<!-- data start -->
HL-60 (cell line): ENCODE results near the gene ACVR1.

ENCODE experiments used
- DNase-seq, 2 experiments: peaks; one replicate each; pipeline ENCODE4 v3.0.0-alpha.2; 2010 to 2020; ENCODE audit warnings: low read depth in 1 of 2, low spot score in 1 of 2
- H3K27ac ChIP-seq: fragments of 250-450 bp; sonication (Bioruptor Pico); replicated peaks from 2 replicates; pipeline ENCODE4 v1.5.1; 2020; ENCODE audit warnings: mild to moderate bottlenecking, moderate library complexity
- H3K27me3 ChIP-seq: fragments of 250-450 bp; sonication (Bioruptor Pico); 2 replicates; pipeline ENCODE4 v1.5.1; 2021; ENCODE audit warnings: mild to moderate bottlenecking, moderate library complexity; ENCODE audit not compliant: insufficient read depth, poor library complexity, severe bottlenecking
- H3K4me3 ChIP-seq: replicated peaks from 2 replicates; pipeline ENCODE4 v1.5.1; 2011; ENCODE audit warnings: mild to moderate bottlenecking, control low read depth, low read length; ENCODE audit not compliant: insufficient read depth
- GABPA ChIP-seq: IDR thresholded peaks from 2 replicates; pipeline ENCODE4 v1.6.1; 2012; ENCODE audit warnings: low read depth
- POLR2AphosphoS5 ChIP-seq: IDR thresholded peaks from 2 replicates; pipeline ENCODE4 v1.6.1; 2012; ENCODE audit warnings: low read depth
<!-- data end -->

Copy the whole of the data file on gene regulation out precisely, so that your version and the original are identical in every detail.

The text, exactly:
HL-60 (cell line): ENCODE results near the gene ACVR1.

ENCODE experiments used
- DNase-seq, 2 experiments: peaks; one replicate each; pipeline ENCODE4 v3.0.0-alpha.2; 2010 to 2020; ENCODE audit warnings: low read depth in 1 of 2, low spot score in 1 of 2
- H3K27ac ChIP-seq: fragments of 250-450 bp; sonication (Bioruptor Pico); replicated peaks from 2 replicates; pipeline ENCODE4 v1.5.1; 2020; ENCODE audit warnings: mild to moderate bottlenecking, moderate library complexity
- H3K27me3 ChIP-seq: fragments of 250-450 bp; sonication (Bioruptor Pico); 2 replicates; pipeline ENCODE4 v1.5.1; 2021; ENCODE audit warnings: mild to moderate bottlenecking, moderate library complexity; ENCODE audit not compliant: insufficient read depth, poor library complexity, severe bottlenecking
- H3K4me3 ChIP-seq: replicated peaks from 2 replicates; pipeline ENCODE4 v1.5.1; 2011; ENCODE audit warnings: mild to moderate bottlenecking, control low read depth, low read length; ENCODE audit not compliant: insufficient read depth
- GABPA ChIP-seq: IDR thresholded peaks from 2 replicates; pipeline ENCODE4 v1.6.1; 2012; ENCODE audit warnings: low read depth
- POLR2AphosphoS5 ChIP-seq: IDR thresholded peaks from 2 replicates; pipeline ENCODE4 v1.6.1; 2012; ENCODE audit warnings: low read depth